Title: Factory Girls, From Village to City in a Changing China
Author: Leslie T. Chang
Genre: Non-fiction, China, History, Biography, Sociology
Summary: What Goodreads say
“An eye-opening and previously untold story, Factory Girls is the first look into the everyday lives of the migrant factory population in China.
China has 130 million migrant workers—the largest migration in human history. In Factory Girls, Leslie T. Chang, a former correspondent for theWall Street Journal in Beijing, tells the story of these workers primarily through the lives of two young women, whom she follows over the course of three years as they attempt to rise from the assembly lines of Dongguan, an industrial city in China’s Pearl River Delta.
As she tracks their lives, Chang paints a never-before-seen picture of migrant life—a world where nearly everyone is under thirty; where you can lose your boyfriend and your friends with the loss of a mobile phone; where a few computer or English lessons can catapult you into a completely different social class. Chang takes us inside a sneaker factory so large that it has its own hospital, movie theater, and fire department; to posh karaoke bars that are fronts for prostitution; to makeshift English classes where students shave their heads in monklike devotion and sit day after day in front of machines watching English words flash by; and back to a farming village for the Chinese New Year, revealing the poverty and idleness of rural life that drive young girls to leave home in the first place. Throughout this riveting portrait, Chang also interweaves the story of her own family’s migrations, within China and to the West, providing historical and personal frames of reference for her investigation.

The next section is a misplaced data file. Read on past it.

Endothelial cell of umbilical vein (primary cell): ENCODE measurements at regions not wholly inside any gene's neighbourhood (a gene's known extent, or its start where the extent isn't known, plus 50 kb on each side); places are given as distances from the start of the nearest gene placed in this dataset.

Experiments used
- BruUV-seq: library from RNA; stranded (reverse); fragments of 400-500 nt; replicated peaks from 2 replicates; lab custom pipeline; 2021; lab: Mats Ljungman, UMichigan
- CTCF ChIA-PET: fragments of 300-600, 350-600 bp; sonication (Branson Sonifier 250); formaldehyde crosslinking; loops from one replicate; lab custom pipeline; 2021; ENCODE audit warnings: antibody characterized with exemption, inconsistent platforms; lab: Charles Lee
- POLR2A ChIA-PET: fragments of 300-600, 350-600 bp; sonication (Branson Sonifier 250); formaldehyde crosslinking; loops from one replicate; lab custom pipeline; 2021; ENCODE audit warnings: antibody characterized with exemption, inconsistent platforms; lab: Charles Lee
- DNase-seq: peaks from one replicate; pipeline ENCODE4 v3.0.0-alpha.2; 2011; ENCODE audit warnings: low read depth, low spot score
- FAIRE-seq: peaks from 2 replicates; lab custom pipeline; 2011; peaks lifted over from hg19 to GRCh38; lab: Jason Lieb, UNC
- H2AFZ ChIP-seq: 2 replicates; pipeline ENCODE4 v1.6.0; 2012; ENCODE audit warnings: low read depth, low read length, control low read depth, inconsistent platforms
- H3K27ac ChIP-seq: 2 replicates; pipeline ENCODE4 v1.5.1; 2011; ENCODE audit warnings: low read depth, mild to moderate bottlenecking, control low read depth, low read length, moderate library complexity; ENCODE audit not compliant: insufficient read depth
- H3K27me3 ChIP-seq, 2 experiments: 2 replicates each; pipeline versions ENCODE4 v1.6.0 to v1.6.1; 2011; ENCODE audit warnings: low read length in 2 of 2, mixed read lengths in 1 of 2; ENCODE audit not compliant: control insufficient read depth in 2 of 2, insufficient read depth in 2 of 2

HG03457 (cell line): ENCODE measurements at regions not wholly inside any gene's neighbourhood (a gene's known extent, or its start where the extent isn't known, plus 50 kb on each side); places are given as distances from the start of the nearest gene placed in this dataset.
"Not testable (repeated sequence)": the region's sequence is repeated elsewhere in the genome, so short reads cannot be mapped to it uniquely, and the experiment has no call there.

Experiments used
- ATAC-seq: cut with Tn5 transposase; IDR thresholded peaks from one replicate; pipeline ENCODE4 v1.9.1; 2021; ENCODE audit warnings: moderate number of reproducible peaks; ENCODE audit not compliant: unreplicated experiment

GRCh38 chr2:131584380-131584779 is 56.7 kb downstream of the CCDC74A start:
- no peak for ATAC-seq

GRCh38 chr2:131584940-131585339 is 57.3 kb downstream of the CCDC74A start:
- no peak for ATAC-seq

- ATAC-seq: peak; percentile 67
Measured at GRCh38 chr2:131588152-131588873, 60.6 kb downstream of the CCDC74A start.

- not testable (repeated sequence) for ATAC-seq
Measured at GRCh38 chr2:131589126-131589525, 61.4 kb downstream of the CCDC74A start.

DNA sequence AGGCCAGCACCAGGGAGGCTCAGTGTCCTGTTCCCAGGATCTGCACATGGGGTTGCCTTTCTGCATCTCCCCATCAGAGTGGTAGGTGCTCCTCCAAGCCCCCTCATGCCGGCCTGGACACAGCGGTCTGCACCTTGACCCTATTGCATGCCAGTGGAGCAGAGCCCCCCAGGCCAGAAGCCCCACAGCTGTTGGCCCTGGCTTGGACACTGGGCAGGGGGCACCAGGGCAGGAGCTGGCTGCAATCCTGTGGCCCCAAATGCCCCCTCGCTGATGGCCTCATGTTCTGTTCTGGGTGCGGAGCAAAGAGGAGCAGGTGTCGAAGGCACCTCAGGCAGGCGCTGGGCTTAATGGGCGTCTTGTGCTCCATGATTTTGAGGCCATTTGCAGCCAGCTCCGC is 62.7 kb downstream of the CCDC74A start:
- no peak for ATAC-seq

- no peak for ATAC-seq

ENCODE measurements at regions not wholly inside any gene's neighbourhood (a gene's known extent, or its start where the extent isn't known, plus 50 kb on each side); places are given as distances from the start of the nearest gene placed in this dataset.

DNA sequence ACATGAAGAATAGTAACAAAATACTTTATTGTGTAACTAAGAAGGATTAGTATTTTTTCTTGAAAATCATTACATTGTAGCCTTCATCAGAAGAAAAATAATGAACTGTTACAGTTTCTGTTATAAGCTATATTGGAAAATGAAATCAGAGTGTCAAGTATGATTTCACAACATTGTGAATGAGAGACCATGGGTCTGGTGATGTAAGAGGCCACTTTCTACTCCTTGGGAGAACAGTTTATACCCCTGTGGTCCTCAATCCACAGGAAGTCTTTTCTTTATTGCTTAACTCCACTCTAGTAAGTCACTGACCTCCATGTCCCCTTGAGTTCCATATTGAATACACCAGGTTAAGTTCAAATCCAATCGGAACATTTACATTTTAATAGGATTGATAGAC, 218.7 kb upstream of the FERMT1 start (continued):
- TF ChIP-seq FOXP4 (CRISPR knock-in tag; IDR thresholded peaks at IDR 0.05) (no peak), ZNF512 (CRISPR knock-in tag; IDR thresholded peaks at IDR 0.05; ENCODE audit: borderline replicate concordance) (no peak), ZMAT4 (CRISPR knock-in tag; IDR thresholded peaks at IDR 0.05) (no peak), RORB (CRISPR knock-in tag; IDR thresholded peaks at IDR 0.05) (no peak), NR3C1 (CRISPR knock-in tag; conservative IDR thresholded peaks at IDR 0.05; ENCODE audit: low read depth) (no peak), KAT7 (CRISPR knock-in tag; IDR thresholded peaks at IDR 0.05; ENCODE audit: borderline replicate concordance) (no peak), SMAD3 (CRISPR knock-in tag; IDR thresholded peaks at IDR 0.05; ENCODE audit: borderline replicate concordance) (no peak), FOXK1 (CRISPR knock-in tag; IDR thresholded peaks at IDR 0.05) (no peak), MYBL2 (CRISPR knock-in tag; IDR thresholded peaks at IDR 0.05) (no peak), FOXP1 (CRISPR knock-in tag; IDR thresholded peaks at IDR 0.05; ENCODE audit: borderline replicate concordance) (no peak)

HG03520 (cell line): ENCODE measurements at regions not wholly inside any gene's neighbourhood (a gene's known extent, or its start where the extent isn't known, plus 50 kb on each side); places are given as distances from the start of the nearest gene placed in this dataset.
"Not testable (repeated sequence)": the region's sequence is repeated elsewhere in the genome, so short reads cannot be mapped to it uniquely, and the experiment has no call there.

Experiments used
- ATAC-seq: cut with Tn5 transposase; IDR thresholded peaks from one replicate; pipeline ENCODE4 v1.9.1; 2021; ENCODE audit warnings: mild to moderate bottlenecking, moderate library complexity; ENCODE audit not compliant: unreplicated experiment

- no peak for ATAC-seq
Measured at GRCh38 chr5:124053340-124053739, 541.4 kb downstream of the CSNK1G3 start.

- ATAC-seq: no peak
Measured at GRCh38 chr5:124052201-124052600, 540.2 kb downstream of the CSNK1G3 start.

A book of global significance that provides new insight into China,Factory Girls demonstrates how the mass movement from rural villages to cities is remaking individual lives and transforming Chinese society, much as immigration to America’s shores remade our own country a century ago.”
Edition: Spiegel & Grau , 2009 Paperback, 431 Pages
Eaten Thru: August 24, 2014
There is something great in such a human story. I study international relations and I’ve studied China for a few years now. I know what all the numbers and statistics say about that country. I’ve lived there and witnessed it firsthand. But it’s one thing to say that it is home to the biggest human migration in history and something completely different once you get down to the individual level, which is so often bypassed, especially in a country that champions collectivism and the power of the masses (ironic in light of its autocratic political system), and puts little to no value on the individual.
Chang puts on the pages honest stories, no spin, no heavy political leanings, and no detail too small to record. I very much enjoyed her interweaving her own family history into the mix. It brings home just how personal and intimate this book is. All the cultural nuances and personal anecdotes, it made me shake my head and chuckle, laugh out loud at times. Ultimately they chased away the loneliness I sometimes harbour around some of my own strange beliefs and values that do not fit with the environment and culture I live in.